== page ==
Police officials would like to remove obstacles to retrieving that information on medical history, such as a record of past contact with the mental health system. The law calls for a review of HIPAA to eliminate ambiguity in what information can be shared.

The 21st Century Cures Act authorizes the Department of Justice to appropriate $50 million each fiscal year from 2017 to 2021 to cover the large number of reforms included in the section of the law regarding mental illness. 

"The vehicle is there, but it needs to be funded," said John George, president of the Fraternal Order of Police in Oklahoma City, where calls for mental health crises have increased by 88 percent in the past four years. "This is a crisis."

The coalition of organizations includes unions from Los Angeles, San Jose, San Francisco, Oklahoma City and Omaha. At its inception, it also included organizations from New York and Chicago, according to The Los Angeles Times.

The police efforts come against a backdrop of an under-resourced mental health system and the absence of quality, consistent care.

"I don’t think there's enough resources provided for mental health throughout this country," Cooke Jr. said. "Debbie was confused and had her issues, but she still was a very intelligent young woman … and didn’t have to die in her bedroom."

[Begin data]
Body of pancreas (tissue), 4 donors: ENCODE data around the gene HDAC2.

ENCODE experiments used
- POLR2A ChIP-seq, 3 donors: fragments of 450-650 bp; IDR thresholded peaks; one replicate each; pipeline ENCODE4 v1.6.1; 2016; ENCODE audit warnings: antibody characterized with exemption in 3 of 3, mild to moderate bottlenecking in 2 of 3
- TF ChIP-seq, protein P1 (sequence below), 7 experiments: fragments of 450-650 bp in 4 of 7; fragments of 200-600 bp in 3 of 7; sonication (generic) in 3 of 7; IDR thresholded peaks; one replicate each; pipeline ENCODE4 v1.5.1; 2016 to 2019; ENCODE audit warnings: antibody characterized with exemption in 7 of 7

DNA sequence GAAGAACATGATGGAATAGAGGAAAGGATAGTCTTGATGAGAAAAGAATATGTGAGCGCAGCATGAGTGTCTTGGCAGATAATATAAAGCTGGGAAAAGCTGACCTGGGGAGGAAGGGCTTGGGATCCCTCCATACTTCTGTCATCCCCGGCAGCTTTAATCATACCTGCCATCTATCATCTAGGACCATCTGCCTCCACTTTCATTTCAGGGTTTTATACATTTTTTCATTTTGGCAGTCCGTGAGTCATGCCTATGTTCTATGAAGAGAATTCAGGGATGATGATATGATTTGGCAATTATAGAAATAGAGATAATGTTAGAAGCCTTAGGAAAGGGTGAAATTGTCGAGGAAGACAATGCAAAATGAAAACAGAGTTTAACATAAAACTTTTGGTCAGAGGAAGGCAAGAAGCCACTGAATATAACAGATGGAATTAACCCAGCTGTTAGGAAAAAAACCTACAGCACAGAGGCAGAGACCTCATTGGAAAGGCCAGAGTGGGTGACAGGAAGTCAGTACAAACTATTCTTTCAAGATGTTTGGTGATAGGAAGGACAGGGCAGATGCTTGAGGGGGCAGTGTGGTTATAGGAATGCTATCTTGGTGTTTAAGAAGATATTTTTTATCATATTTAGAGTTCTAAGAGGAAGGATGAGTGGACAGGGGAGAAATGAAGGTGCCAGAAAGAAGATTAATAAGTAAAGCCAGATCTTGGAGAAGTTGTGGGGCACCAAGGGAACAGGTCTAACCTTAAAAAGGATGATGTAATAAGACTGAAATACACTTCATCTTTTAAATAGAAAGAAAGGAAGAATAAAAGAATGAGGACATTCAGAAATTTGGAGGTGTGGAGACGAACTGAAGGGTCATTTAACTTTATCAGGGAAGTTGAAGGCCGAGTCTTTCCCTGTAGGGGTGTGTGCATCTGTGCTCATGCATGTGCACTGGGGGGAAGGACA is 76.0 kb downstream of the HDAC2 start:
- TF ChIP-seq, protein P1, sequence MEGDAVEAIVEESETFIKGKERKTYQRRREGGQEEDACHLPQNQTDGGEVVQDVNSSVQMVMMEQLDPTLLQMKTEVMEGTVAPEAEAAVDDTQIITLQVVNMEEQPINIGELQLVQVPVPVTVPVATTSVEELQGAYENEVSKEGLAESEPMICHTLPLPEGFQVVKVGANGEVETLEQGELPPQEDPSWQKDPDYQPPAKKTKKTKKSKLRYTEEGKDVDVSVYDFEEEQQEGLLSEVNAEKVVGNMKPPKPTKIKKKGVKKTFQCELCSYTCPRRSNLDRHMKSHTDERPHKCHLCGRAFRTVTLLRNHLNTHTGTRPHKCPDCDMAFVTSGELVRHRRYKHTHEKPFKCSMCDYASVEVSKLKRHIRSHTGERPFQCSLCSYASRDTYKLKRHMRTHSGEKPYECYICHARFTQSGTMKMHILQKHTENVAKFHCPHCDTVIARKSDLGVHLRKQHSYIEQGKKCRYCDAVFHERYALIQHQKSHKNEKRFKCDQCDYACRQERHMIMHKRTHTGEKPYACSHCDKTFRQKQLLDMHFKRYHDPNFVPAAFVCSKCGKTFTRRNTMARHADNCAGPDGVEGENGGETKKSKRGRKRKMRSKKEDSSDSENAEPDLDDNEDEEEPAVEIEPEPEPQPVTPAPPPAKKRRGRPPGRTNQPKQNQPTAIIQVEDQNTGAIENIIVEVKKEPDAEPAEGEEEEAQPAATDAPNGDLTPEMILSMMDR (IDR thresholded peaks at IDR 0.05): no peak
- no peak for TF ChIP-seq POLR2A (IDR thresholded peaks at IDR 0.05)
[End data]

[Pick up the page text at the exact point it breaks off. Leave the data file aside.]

About 43.4 million adult Americans live with mental illness, 9.8 million of them with a severe illness. For those Americans whose serious illness goes untreated, an encounter with law enforcement is 16 times more likely to be fatal than for other civilians, according to a 2015 Treatment Advocacy Center study.

"The real story is the failure of the mental health system," said Louis Dekmar, the incoming president of the International Association of Chiefs of Police. "There's just not a large political constituency for the mentally ill, unless law enforcement or family members advocate."

The national attention to the opioid epidemic could spur some improvement. As studies emerge that overdose death numbers are higher than previously thought, President Donald Trump has declared the crisis a national emergency.